Try It Free

Examples of Website Content

October 18, 2022 Chris Gabryszewski

Examples of Website Content

First impressions matter. In the world of business, your first impression with customers is almost always through your website. In fact, 81% of consumers conduct research online before making a purchase. With at least 10 examples of website content, it can be difficult to narrow it down to one.

Not only does your website need to engage new and returning visitors, it also needs to show up on search engine results pages (SERPs). This is especially important considering that 75% of searchers never go past the first page of Google. So what pages should a website have to show up on page one of Google and convert readers into paying customers? We’ve got you covered!

What Is Website Content?

Website content is information that is hosted on your website, presented through a variety of media. This can include bite-sized information like contact details, your company’s value propositions, and mission statement. It can also incorporate long-form content like blog posts that educate visitors and establish you as an authority in your industry.

While your web content is a powerful communication tool, successful websites often include multimedia content to capture visitors’ attention and drive them to take your call-to-action (CTA). Pictures, videos, graphics, and audio clips can get visitors interested and help them find the information they are looking for quickly.

What Should a Website Contain?

The 5 most important things for a website to include regarding content are: the homepage, the about page, the solutions page, the contact page, and the blog page. Each of these pages has a specific purpose and will guide visitors along different steps in their customer journey. Let’s break down their roles, then we’ll get into examples for each:

What Pages Should a Website Have

1. The Homepage

As the first page most visitors will see on your website, your homepage is the best chance for your business to make an impactful first impression. Homepages include the who, what, and why of your business. But they also need to be concise to capture your reader’s attention. There are a lot of directions you could take your homepage, with some getting better results than others. At DemandJump, we find that it’s best to start with the why—why should you choose to do business with us? Because we help you get “More page one rankings. More customers. More revenue.” Once visitors see that we have something of value to offer, they can scroll down to learn more about how our service works and what the experience has been for previous customers.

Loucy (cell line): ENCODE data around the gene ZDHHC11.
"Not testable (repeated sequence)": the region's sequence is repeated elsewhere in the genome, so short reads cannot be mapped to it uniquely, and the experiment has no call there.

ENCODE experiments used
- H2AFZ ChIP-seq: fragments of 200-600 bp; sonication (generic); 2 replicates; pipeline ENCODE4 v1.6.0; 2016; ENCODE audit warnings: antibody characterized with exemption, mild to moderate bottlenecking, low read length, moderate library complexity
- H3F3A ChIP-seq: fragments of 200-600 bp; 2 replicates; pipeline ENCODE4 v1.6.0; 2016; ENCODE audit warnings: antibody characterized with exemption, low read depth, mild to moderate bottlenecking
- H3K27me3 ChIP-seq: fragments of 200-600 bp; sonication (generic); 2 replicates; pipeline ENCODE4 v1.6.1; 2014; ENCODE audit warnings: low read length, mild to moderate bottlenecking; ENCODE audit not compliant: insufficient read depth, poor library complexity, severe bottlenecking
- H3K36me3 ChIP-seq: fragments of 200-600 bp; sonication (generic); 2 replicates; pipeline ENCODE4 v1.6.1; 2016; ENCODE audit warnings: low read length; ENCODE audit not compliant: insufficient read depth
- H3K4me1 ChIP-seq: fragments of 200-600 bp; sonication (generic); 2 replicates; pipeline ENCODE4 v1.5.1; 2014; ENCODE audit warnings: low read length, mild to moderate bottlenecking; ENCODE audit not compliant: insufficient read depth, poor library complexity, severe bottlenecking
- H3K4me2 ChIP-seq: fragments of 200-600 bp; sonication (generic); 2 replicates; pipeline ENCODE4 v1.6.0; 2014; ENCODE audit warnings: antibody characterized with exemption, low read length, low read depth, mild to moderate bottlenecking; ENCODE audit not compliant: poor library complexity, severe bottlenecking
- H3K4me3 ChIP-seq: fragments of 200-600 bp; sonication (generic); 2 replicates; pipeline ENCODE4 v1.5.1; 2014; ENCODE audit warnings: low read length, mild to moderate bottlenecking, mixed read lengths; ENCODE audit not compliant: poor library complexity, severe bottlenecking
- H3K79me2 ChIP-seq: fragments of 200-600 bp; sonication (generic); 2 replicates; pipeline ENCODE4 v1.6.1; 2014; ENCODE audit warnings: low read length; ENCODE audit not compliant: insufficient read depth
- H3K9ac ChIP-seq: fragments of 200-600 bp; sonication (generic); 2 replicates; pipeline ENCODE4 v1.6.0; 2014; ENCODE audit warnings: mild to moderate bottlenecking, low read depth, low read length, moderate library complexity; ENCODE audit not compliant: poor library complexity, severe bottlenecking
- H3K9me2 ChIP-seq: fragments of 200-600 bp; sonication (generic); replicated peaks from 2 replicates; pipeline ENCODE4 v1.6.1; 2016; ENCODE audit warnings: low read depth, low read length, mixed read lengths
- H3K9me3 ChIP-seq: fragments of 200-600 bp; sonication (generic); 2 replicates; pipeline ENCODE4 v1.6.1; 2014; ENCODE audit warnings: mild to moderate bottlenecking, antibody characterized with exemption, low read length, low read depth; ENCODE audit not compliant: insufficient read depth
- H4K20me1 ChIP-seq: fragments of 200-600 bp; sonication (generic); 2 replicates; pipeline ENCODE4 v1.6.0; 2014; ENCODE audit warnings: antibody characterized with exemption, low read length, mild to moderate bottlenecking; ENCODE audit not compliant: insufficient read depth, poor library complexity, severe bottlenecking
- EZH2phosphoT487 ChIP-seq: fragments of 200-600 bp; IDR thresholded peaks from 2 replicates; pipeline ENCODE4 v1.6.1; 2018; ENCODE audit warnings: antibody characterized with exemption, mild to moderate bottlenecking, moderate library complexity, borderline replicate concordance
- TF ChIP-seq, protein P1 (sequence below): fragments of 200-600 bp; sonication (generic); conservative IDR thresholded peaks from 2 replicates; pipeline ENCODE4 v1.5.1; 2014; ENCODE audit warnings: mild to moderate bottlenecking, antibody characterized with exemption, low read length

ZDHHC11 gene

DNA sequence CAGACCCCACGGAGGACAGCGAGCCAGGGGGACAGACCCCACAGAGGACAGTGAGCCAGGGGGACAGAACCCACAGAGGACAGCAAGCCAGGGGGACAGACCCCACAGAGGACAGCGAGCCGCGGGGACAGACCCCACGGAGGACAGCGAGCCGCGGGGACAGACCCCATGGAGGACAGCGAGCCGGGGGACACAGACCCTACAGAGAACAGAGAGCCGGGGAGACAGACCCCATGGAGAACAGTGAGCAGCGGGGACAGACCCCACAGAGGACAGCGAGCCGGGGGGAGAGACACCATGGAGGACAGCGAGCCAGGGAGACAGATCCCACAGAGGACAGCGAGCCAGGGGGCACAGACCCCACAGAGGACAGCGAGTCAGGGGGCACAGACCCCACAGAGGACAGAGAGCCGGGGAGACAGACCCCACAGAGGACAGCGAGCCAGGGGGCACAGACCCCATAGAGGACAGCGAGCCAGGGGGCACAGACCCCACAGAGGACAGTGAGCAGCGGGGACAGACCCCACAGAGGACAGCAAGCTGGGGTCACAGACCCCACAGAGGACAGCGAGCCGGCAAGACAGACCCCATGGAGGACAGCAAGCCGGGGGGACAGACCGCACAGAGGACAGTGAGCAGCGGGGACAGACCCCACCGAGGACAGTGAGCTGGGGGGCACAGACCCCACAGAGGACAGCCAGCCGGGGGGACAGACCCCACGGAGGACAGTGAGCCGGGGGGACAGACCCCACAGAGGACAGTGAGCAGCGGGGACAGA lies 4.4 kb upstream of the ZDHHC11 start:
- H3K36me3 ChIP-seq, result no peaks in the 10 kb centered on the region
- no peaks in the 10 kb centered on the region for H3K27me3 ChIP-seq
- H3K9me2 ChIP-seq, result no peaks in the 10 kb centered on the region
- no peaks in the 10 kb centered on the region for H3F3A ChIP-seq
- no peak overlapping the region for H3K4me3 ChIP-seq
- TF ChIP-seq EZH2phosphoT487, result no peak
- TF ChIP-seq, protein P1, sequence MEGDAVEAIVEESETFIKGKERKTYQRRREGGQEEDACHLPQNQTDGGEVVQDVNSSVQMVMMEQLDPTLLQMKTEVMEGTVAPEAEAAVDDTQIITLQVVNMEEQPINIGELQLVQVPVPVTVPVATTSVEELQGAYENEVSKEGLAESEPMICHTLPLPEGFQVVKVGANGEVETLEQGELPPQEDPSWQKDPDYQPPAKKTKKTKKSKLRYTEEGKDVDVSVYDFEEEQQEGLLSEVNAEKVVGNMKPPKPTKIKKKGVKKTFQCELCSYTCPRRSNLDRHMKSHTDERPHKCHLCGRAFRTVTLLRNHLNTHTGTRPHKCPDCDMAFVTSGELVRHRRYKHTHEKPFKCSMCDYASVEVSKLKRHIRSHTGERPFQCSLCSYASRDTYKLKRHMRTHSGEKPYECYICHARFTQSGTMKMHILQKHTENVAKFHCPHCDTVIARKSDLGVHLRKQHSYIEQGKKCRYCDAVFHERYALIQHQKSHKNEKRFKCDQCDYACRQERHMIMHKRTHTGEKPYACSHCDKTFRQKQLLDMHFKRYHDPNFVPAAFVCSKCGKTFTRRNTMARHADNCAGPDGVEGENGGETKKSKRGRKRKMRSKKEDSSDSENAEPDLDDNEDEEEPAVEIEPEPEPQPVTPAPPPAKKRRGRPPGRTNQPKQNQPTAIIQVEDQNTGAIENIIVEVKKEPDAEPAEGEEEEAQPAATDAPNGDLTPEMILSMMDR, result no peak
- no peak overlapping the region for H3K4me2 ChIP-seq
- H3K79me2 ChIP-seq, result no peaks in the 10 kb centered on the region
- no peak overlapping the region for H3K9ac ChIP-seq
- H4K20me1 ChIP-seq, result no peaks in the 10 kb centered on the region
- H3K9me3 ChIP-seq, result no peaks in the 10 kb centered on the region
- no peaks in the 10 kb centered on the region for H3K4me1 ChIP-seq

Effective Homepage

2. The About Page

Customers don’t just care about what you do (although that’s still very important); they also care about who you are and what your business values are. Stories like these are a powerful sales tool. They build connections on an emotional level to enhance the practical solutions you offer. For example, some customers prefer to work with environmentally-conscious businesses, while others like supporting businesses that were founded by women. Be proud of what you stand for, and customers that share your values will follow.

3. The Solutions Page

At the end of the day, people are visiting your website because they are looking for a solution to one or more of their problems. Make sure that you are communicating that you’re the solution. Your messaging here should be clear, concise, and appropriate for your audience’s knowledge level. If you’re selling paint to families who are redoing their bedrooms, you don’t have to get into the nitty-gritty of exactly how your paint is made. They just need to know how long it will last, the number of coats needed, and if there are any hazardous chemicals involved. On the other hand, if you’re selling paint to another paint shop, you’ll want to go more in-depth.

4. The Contact Page